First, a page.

The Lord of Stamp, chapter 2.:

Chapter 1.

Chapter 2 Three types of diseases

After many years of an exciting love affair with medicine, Mathilda Przekora came to the conclusion that diseases are divided into all kinds, bland and non-bland. The traditional division according to medical specialties captured neither the essence of things nor the changing positions of the various branches of medicine.

Take such internal medicine – poetically called once the queen of medical sciences, today – dethroned and bastardized by the dismemberment of its various departments. The phrase I was at the internist and he referred me to a specialist often uttered by so-called health care providers best reflects the phenomenon of dethroning the Queen of Internal Medicine.

The same was true of infectious diseases recognized for some time as ailments attributed to poor people living in poor countries. So the new division was similar, more universal and immune to the effects of momentary trends and business fashions.
The tri-division of medicine, like the tri-division of power, seemed the optimal solution. However, there are no timeless concepts. Imminent time has shown that infectious diseases have a prominence, and a global one at that. The problem with the new role of diseases, or rather one of them, was that everyone from patients to politicians to mathematicians, biologists, biotechnologists and everyone else who didn’t get into or didn’t have the courage to pass medical school knew it. But let’s not anticipate the facts, they will emerge in full force themselves when their time comes.

The National Center for Neglectable Diseases

The National Center for Neglectable Diseases (NCND) was sweeping off its feet with its unexpected appearance from the first glance.

On the grand edifice, just inside the main entrance next to a plaque dedicated to the heroes of the historical events of the war, an ATM advertisement boasted no more than a meter away, accompanied by an invitation to attend and financially support the geschiatic event of the year. Visual shock was a very euphemistic term.

Entry at your own risk,” something whispered in Mathilda’s ear. She felt like turning on her heel and leaving, but she was held back by her earlier promise to write a report on the conference.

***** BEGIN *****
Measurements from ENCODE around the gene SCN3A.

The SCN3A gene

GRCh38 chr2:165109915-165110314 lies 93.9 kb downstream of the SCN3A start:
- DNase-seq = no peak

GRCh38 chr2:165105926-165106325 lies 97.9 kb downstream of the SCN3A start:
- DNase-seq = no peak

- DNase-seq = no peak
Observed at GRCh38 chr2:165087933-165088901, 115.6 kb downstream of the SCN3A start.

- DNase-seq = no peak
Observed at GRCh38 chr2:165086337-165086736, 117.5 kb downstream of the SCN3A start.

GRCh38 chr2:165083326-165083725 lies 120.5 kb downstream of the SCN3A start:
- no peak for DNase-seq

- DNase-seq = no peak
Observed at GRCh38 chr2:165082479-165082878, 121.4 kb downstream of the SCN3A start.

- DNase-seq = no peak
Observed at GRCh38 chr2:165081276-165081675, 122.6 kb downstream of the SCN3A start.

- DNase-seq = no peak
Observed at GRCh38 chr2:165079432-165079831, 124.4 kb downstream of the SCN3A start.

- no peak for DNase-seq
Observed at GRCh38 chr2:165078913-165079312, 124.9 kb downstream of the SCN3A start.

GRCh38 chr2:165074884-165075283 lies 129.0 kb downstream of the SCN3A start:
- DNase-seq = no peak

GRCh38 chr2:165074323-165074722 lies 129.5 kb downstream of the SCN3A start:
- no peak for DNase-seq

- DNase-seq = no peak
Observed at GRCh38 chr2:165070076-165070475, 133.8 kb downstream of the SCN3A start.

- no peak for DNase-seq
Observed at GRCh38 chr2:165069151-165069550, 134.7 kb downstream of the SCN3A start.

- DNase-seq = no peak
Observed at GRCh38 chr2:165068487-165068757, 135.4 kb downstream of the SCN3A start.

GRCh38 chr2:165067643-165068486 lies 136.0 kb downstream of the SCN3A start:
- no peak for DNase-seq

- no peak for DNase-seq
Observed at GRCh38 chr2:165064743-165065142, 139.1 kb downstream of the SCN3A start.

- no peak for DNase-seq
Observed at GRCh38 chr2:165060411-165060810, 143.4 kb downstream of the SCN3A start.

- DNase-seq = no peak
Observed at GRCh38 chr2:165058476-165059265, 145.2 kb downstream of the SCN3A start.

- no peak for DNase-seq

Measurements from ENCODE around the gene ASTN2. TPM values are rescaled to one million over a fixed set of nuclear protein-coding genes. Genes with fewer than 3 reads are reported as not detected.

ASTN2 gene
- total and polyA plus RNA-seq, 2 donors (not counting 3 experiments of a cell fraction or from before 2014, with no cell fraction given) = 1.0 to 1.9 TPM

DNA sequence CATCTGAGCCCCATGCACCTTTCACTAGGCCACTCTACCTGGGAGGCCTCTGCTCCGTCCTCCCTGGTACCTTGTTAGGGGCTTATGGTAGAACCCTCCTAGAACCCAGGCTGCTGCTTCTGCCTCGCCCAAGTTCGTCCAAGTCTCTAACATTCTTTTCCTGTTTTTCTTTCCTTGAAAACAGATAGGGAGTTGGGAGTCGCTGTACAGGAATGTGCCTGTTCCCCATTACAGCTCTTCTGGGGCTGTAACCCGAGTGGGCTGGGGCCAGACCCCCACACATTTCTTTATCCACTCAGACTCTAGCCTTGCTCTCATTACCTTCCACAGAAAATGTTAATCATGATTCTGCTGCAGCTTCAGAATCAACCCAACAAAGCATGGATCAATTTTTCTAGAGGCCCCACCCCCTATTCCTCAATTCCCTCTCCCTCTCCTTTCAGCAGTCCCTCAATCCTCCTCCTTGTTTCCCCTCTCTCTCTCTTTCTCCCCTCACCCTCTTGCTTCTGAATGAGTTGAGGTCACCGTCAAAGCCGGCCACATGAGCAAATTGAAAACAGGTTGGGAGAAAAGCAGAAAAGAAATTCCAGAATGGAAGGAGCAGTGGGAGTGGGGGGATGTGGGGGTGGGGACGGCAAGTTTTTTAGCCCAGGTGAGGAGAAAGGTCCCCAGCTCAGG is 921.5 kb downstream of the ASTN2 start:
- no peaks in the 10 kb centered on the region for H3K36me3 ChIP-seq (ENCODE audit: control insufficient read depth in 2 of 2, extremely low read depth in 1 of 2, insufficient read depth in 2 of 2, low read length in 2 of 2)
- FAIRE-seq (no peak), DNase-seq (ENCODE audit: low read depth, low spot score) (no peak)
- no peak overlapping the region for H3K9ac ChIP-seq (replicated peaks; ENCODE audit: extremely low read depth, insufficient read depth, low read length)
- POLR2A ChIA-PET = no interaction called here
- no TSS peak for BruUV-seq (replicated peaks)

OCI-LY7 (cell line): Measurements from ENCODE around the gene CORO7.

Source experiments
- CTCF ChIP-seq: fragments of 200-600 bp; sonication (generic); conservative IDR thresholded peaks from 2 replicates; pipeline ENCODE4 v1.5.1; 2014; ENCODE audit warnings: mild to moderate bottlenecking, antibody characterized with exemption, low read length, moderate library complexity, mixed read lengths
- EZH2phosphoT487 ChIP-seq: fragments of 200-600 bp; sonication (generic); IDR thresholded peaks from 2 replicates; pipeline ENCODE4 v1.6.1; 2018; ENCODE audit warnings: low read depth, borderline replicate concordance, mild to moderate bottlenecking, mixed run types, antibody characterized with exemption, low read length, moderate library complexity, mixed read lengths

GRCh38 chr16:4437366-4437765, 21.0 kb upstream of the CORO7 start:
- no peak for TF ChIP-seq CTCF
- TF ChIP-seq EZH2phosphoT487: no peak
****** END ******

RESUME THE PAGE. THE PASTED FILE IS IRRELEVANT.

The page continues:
It was only worse further on – the walls were peppered with fair trade offerings, announcements, stickers, cards, notices about everything and nothing occupied a significant area of the entire The National Center for Neglectable Diseases (NCND).

Conference attendees descended slowly. In front of the conference hall, Euzebia Krochmal – Krochmalińska, a certified professor of neglectable diseases, with a tortured expression on her face, was shunning with all her might the media representatives who had come to the conference. Suffering was not only painted on Eusebia’s face, but emanated from every gesture and step. It was hard not to suffer with the media asking uncomfortable questions.

-How long does a patient wait for a procedure? – threw in a question from the editor of the Heights of Medicine broadcast.

-He has to wait a year – replied Professor Eusebia proudly.

-And if anything… – tried to inquire, the screen editor prodded Eusebia’s microphone.

-Not now! – snorted into the screen of the microphone Eusebia proudly, then with the dignity attributed to the title of professor of non-malignant diseases held, she walked away with a parade step towards the circle of trusted assistants.
-Uff, I couldn’t get past those pleaders and microphonists, she groaned to the waiting NCND staff for her welcome speech.
The welcome was brief, the long list of compliments to only the right people, and the proceedings boring. Mathilda found out once again that her central nervous system was totally incompatible with the national edition of medical science of all sorts, bland and unremarkable.
Visiting The National Center for Neglectable Diseases (NCND), Mathilda didn’t know at the time that a new group of Pan-Dem-Health diseases was waiting on the horizon to take center stage. It reigned for two years. It democratically attacked everyone. It generated events like the oldest people had never seen.

@mimax2 / Krystyna Knypl

17/03/2023 r.

Jeden komentarz do “The Lord of Stamp, chapter 2.:

Możliwość komentowania została wyłączona.